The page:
The twists in this one were too much.
Law & Order: SVU Season 20 Episode 20 tried to take on the issue of child brides and questions of privacy if a child is raped and doesn't want to admit it. The story was engaging, but it went in too many different directions.
Was this the best way to approach the subject of child bride laws?
The problem with this story wasn't its entertainment value or how engaging it was.
It kept my interest throughout the hour, the guest cast provided strong, believable performances, and the twists were shocking yet made sense in hindsight.
It's just that there were too many side issues that weren't fully fleshed out because of the marriage reveal, and that's a shame.
Chief among them: Rollins and Benson practically came to blows about Mackenzie's privacy rights vs. the state's right to protect her.
This had been brewing for a while.
Benson strongly encouraged Rollins to keep her baby and has recently been judgmental of other pregnant victims that are considering abortion.
That stems from Benson's own awareness that her mother would have been justified in aborting her since she was the product of rape.
Rollins is just as strongly pro-choice and probably feels Benson manipulated her into keeping her baby, especially after Benson declared now that she didn't ever have an abortion and just let Rollins think she did.
Howard: This is what Mackenzie wants.
Rollins: Mackenzie's a child. She doesn't know what she wants.
The argument between them was bound to be explosive, and on top of that, Rollins raised some valid points.
Teenagers have the right to privacy when it comes to reproductive health decisions for several reasons.
One is to allow them access to contraceptives even if their parents disapprove, which helps reduce the risk of unwanted pregnancy in the first place.
Benson: What else can you remember?
Benson: Because under the law, what he did might have been rape.
The other, as both Benson and Rollins should be acutely aware, is to make it easier for teens to report sexual assault.
Young people sometimes don't report out of fear of their parents' reaction, especially if they were breaking rules at the time the rape occurred.
So undermining that right to privacy might have helped protect Mackenzie, but if it was at the cost of other young people not coming forward after a rape, was it worth it?
I'd have loved to hear Benson's response to that argument, but we didn't get to because Mackenzie showed up in tears, kicking off the murder subplot.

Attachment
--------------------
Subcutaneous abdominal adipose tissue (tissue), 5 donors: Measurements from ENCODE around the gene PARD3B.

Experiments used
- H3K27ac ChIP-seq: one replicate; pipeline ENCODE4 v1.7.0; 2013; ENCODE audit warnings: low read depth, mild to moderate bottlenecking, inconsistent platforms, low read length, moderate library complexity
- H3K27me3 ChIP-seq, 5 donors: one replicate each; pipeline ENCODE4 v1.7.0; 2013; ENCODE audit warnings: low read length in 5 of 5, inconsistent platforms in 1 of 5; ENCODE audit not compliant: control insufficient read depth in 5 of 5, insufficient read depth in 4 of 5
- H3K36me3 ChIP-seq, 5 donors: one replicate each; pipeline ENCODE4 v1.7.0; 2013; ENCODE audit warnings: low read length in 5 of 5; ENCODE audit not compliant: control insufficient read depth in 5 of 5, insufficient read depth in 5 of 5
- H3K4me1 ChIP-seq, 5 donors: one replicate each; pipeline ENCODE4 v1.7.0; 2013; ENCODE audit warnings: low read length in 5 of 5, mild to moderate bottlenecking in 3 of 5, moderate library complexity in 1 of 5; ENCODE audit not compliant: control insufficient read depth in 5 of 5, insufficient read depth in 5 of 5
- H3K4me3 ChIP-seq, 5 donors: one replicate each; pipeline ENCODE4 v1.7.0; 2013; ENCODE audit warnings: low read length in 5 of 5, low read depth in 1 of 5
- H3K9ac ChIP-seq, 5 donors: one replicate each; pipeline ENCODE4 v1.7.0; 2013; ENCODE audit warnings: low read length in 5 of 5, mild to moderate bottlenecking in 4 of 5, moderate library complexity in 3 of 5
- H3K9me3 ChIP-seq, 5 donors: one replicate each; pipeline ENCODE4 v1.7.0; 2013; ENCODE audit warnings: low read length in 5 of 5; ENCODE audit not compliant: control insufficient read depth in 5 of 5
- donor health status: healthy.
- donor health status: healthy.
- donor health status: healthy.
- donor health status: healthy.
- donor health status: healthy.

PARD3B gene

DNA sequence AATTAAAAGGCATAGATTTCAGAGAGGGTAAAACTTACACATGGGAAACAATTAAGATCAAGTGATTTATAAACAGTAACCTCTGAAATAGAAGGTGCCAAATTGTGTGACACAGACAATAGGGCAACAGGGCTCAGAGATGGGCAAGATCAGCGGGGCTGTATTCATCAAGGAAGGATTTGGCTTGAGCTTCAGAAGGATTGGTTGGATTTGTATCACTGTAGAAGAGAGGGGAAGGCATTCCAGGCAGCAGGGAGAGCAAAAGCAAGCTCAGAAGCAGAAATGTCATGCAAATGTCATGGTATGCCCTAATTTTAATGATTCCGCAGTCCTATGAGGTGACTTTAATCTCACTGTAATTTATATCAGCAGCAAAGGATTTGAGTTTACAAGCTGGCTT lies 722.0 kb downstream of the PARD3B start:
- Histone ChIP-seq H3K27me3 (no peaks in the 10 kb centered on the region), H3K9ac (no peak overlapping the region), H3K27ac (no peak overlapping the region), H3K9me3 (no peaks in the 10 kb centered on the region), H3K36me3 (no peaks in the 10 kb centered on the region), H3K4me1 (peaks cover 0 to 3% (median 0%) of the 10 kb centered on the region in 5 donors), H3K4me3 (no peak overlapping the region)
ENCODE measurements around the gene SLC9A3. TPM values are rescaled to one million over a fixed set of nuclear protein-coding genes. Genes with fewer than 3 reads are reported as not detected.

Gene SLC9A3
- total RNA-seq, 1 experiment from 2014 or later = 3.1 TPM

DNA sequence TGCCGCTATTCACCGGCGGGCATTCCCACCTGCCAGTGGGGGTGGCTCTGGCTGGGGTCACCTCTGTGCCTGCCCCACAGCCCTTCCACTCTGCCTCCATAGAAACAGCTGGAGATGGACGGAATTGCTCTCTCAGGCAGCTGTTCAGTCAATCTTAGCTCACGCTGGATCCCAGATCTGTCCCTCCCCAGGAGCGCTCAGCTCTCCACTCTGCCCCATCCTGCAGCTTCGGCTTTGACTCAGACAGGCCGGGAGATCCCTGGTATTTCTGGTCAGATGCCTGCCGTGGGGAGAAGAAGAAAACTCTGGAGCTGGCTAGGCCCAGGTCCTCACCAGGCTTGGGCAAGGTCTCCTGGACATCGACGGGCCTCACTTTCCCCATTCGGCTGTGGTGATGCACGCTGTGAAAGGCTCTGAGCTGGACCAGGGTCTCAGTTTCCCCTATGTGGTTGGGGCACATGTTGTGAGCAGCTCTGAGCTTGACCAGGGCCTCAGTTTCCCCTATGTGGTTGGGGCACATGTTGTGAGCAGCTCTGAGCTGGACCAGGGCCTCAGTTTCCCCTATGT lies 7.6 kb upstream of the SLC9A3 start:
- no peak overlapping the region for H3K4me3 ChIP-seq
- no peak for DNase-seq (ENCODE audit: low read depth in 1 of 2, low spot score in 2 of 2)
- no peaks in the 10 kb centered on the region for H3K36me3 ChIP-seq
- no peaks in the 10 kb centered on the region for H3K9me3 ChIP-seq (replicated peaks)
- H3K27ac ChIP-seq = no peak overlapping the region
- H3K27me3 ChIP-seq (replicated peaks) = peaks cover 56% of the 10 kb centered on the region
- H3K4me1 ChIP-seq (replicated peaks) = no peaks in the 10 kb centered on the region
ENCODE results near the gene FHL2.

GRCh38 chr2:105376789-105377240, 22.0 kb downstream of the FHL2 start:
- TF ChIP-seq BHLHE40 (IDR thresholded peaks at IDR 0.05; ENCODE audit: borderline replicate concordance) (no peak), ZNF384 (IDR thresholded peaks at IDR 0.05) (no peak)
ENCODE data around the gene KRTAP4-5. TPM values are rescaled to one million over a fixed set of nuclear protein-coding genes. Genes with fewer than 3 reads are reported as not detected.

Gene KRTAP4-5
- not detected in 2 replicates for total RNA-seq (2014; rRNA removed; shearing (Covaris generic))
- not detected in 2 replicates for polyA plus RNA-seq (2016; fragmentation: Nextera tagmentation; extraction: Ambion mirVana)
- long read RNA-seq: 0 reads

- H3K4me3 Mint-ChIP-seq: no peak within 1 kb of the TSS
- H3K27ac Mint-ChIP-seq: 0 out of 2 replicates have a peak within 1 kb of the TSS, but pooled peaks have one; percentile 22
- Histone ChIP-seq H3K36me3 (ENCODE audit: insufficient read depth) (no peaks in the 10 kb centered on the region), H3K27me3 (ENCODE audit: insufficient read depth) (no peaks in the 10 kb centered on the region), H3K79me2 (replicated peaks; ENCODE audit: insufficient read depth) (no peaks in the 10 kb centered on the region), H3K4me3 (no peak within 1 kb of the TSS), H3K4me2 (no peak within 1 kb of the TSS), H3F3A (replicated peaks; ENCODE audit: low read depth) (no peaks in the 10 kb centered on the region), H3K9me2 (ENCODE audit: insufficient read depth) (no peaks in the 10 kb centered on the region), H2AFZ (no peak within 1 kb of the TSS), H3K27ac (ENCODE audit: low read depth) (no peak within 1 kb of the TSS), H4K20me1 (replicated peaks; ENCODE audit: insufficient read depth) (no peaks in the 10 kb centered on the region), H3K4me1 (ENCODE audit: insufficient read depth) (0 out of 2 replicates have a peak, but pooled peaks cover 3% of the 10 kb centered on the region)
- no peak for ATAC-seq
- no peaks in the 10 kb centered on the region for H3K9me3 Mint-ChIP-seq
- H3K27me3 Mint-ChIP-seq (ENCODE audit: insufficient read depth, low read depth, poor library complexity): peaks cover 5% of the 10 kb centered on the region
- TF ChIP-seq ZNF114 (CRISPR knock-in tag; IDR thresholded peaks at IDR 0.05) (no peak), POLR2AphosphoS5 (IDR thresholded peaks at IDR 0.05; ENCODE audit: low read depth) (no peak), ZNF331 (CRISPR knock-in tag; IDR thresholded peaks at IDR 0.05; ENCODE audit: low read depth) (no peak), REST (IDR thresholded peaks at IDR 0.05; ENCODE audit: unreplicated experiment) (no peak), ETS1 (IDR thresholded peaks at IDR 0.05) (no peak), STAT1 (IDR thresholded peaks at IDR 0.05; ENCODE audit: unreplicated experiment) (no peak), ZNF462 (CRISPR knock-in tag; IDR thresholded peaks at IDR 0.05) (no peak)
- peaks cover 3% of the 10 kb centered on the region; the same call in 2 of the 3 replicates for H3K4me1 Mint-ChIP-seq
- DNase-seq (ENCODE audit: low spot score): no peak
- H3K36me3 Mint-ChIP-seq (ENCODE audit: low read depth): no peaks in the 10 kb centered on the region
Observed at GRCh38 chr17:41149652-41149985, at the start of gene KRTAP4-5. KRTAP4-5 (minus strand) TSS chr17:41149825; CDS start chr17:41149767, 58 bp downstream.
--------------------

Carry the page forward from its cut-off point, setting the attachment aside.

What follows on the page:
The story also alluded to homophobia without going into too much depth.
Mr. Dreyfuss taught at a Catholic school, where he likely could not keep his job if he was out about his orientation.
It's also likely the kids all knew or suspected -- hence the rumors.
I would think a couple of detectives would see through high school gossip.Dreyfus
One of the lies that the anti-gay movement spreads about gay people is that they are all pedophiles.
This ugly claim is so well-known to me as a member of the LGBT community that I guessed Mr. Dreyfuss was gay as soon as he mentioned being at the receiving end of such rumors.
And in Mackenzie's case, that lie was fatal -- if she really told it, which didn't seem to be the case at the end of the hour.
Garett killing Dreyfuss because Dreyfuss was trying to interfere in this marriage made sense.
After all, he knew he was the father of the baby, so there was no reason for Mackenzie to make up any stories about being raped by her teacher.
Stone: The lowest I can go is Man 2.
Lawyer: What are you offering?
Stone: 2 years, 1 probation.
Lawyer: You've got to be kidding.
Benson: He killed a man.
Lawyer: And what jury is going to convict?
But I wish SVU had mentioned in passing that gay people are often accused of pedophilia the same way they mentioned stats on child marriages.
Trying to annul that marriage without Mackenzie's permission was always going to be a long shot, but I wished that family court judge had gone along with it.
Her refusal was realistic.
Legally, she has to accept the laws of other states unless she's given a compelling reason not to, and unfortunately, a drug-addicted father taking money to give permission didn't qualify.
It was heartbreaking as it was preposterous, and the fact that being married shielded Garett from statutory rape laws was infuriating.
Of course, you can always count on Benson to find a creative solution for these things.
Her plan to threaten to arrest Mackenzie worked perfectly, and like all TV villains, Garett was quick to let the truth slip out when he got scared.
Afterwards, Mackenzie was heartbroken -- but Benson managed to get through to her.
I love Benson's inspirational speeches, and this one was no exception.
Yet I almost wish that Mackenzie had stayed angry.
It would have been a far more dramatic and powerful ending for Benson to NOT be able to get through to this girl, for her best efforts to be rebuffed so that she had to walk away and live with her failure.
For Benson, the queen of taking care of rape survivors, that would have been a crushing blow.
And it also would have driven home the point that thirteen-year-olds are vulnerable and impressionable and that allowing child marriage can do a ton of damage to an abused kid.
What do you think, SVU Fanatics?
Did "The Good Girl" leave too many loose threads hanging, or was it just me?
Were you surprised that Garett turned out to be married to his "stepdaughter"?
And was the ending of this tale satisfying?
Watch Law & Order: SVU online and then hit the comments with your thoughts.
Law & Order: SVU continues to air on NBC on Thursdays at 10 PM EST/PST.
Jack Ori is a senior staff writer for TV Fanatic. Follow him on Twitter.